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What decision support data should be anonymous, confidential, private?

by Daniel Power
Editor, DSSResources.com

Big data can mean big problems for individuals and organizations. Edward Snowden's NSA leaks demonstrate some of the problems of data privacy and security. Also, many people wrongly assume there is a right to privacy in the United States. Linder (2013) notes however that "the U. S. Constitution contains no express right to privacy." He does explore some implicit protections in the U.S. Constitution, but the framers of the U.S. Constitution did not and could not anticipate the rapidly evolving technology possibilities for collecting and analyzing data about people, their beliefs and behaviors. Organizations are collecting extensive data about individuals including customers, employees, and suppliers. More behavioral and unstructured data will be collected in the future and it will be analyzed.

We live in a digital, interconnected World. Most people can not be anonymous on the network. Confidential documents, click strokes and digital speech can be intercepted, stored and analyzed. Perhaps it is unreasonable to expect that what people say or do is anonymous, confidential or private in contemporary society. Businesses and governments have many methods for collecting data and the cost of methods like video cameras, radio frequency identifiers (RFID) and fingerprint recognition is declining rapidly.

Market researchers in companies want to know everything there is to know about customers and potential customers. Some managers in human resources what to know everything about individual employees. A few managers want to know about the private lives of managers in competing or supplier firms. Managers and actuaries in some auto insurance companies want to know about customer driving habits. Bank managers, law enforcement officers and private detectives want to catch criminals and identify fraud and other criminal activity. Managers in credit card companies want to identify bad credit risks, people who won't pay their debts. Retailers want to keep track of customer buying behavior to sell more products. This list of problematic data desires is only the beginning of a potentially much longer list.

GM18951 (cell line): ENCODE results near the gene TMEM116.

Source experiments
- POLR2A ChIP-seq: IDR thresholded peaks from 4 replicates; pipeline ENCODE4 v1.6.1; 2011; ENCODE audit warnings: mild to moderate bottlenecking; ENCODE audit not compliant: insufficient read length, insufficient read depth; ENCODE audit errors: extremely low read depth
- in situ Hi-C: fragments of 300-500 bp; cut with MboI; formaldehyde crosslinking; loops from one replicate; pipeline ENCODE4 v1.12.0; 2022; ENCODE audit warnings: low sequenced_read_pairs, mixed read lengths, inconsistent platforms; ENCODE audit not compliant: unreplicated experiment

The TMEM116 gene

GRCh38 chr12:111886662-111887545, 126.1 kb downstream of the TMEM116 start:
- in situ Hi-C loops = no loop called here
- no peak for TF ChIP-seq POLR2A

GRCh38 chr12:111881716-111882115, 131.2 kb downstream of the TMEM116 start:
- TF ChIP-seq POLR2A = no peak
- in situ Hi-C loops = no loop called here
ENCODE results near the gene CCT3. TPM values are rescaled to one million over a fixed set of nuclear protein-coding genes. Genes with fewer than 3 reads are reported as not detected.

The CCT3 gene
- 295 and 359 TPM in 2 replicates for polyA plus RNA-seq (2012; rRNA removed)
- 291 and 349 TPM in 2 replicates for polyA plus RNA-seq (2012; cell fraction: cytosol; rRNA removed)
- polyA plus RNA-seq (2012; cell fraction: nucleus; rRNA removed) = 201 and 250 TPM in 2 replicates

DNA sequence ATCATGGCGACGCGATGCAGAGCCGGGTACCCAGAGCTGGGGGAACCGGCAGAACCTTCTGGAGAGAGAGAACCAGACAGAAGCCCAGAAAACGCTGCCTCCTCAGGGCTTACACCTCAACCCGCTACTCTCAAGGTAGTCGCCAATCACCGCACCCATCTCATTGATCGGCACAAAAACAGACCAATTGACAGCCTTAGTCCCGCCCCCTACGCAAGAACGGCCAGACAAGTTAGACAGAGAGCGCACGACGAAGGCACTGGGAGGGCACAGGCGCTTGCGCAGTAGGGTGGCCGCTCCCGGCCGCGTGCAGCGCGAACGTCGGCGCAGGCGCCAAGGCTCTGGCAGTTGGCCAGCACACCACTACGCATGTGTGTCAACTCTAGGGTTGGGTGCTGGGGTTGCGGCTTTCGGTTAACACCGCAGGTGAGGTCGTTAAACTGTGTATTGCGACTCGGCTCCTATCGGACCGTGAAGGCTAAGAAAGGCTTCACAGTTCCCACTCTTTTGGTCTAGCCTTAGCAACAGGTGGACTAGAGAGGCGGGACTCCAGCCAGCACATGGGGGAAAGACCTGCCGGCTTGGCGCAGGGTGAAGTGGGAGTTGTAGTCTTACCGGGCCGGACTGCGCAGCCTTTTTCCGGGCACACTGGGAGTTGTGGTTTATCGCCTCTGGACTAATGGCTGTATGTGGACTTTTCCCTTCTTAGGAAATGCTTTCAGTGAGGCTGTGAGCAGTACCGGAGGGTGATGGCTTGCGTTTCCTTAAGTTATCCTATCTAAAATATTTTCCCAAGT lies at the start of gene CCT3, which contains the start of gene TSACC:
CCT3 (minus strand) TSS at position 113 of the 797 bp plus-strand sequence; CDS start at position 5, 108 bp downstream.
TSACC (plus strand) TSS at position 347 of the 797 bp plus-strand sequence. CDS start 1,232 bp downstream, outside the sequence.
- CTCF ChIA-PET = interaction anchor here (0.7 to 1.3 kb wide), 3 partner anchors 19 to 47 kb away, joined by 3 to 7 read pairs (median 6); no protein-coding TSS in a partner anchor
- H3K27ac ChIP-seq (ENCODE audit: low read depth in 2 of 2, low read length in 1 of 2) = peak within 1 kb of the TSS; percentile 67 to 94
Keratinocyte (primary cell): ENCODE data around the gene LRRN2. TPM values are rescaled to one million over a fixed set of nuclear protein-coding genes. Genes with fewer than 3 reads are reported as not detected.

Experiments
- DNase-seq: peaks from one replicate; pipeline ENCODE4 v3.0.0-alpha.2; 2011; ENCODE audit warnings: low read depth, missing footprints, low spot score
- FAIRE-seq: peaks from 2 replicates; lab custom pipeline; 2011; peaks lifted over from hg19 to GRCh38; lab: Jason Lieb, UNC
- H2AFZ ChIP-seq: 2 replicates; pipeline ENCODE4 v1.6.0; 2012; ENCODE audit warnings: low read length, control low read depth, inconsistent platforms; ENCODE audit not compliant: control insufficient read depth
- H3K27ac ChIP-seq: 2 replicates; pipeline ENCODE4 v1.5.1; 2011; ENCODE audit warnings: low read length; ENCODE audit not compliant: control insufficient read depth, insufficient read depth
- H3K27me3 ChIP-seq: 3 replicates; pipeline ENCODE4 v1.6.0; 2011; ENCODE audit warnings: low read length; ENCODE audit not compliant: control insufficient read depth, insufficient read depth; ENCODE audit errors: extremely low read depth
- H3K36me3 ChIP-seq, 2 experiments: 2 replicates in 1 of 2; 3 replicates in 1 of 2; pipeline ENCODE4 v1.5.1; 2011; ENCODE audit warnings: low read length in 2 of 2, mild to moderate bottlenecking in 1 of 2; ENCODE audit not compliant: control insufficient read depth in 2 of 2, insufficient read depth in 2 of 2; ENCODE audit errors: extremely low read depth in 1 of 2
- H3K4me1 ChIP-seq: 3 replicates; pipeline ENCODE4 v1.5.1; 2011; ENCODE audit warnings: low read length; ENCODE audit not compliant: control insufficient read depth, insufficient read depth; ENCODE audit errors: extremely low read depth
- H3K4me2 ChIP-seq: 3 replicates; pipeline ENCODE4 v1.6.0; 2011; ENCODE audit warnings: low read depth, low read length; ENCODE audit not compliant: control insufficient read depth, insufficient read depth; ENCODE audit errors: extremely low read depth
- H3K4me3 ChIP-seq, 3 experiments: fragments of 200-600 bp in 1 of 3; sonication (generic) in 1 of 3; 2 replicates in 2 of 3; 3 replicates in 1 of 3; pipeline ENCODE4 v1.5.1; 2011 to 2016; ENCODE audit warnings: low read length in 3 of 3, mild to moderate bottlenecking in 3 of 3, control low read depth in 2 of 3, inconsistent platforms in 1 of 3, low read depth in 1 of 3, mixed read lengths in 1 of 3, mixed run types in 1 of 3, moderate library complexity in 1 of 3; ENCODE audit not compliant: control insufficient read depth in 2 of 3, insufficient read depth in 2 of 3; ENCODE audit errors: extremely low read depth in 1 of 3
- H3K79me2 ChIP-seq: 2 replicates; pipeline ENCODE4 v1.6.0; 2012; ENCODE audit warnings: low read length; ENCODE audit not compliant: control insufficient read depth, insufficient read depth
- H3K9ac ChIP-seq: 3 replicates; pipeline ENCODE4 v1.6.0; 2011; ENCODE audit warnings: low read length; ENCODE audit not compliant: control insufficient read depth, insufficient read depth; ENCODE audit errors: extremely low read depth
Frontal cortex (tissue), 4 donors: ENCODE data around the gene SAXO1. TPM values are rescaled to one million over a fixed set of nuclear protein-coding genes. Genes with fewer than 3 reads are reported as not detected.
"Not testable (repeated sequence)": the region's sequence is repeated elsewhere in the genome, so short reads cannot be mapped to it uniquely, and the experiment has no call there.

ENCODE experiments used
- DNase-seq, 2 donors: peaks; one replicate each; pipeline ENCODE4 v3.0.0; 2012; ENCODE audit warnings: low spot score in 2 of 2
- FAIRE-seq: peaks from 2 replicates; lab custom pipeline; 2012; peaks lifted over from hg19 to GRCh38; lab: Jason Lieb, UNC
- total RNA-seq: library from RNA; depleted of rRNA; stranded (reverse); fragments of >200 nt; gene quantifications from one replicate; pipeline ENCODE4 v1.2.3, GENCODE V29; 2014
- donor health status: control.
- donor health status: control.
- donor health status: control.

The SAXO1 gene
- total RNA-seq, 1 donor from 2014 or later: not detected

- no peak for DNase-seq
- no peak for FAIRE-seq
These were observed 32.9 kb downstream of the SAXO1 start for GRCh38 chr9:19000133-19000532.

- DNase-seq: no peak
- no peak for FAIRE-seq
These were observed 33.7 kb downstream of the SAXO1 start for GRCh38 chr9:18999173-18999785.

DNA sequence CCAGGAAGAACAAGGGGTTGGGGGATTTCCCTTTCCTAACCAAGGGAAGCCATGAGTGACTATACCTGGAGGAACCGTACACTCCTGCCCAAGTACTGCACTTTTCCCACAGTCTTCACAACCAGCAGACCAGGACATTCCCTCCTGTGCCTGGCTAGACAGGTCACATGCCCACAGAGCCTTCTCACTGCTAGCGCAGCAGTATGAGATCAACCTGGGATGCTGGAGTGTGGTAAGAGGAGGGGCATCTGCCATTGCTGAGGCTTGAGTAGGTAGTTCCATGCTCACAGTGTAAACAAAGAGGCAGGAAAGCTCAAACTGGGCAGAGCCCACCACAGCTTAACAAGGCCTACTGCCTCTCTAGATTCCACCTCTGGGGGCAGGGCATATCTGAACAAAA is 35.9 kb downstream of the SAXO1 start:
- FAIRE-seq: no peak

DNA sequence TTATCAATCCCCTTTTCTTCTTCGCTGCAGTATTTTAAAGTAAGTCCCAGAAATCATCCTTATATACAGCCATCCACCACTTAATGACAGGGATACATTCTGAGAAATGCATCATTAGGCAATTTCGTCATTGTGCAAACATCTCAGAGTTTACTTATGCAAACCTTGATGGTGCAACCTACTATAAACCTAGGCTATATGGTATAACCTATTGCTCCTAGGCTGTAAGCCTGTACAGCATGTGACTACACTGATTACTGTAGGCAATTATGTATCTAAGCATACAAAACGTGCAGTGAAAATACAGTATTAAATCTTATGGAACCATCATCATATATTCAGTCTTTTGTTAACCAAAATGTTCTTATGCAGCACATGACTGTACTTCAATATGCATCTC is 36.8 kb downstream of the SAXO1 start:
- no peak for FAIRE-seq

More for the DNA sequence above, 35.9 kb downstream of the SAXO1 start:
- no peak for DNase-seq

In the United States, "The Health Insurance Portability and Accountability Act (HIPAA)has a Privacy Rule that attempts to provide "federal protections for individually identifiable health information held by covered entities and their business associates and gives patients an array of rights with respect to that information. At the same time, the Privacy Rule is balanced so that it permits the disclosure of health information needed for patient care and other important purposes(see http://www.hhs.gov/ocr/privacy/)". Unfortunately, the construction of these privacy rules have created new problems for patients and their families and may provide no real privacy despite the extremely high cost of administering HIPAA and its inconveniences. Bureaucratic laws don't safeguard privacy very effectively.

Professor Marc Rotenberg taught a course on Information Privacy Law at Georgetown University Law Center in Spring 2013. His syllabus is on the Internet at http://epic.org/misc/gulc/. Rotenberg asserts "Privacy is a fascinating and rapidly changing field." From my perspective, the legal issues seem complex and more historic than relevant to the challenges of modern data gathering and analysis. Anticipating problems and finding legal safeguards is an ongoing challenge.

From a business perspective, it may seem desirable that individuals should have no right to control or even know of personal information held by a company. Assuming the data comes from a primary or direct source and laws have been followed, then the data is the property of the company that gathered it. So when copyright or public privacy rules are not involved, any data gathered legally is arguably appropriate for decision support. One can assert that data is data and all relevant data should be used to inform business decisions.

Sadly, company data can be misused and misuse can create liabilities and problems for a company. When a company and its managers choose to capture and retain data, there is an implicit obligation created to guard and protect the data from unauthorized and inappropriate use. So companies need policies on how data should be protected, when data should be destroyed and when data should be anonymous. More data with greater access and new analytical capabilities mean there are more opportunities for data breach and abuse.

References

Lindner, D. "Exploring Constitutional Conflicts," 2013 at URL http://law2.umkc.edu/faculty/projects/ftrials/conlaw/rightofprivacy.html

Last update: 2013-09-29 02:28
Author: Daniel Power

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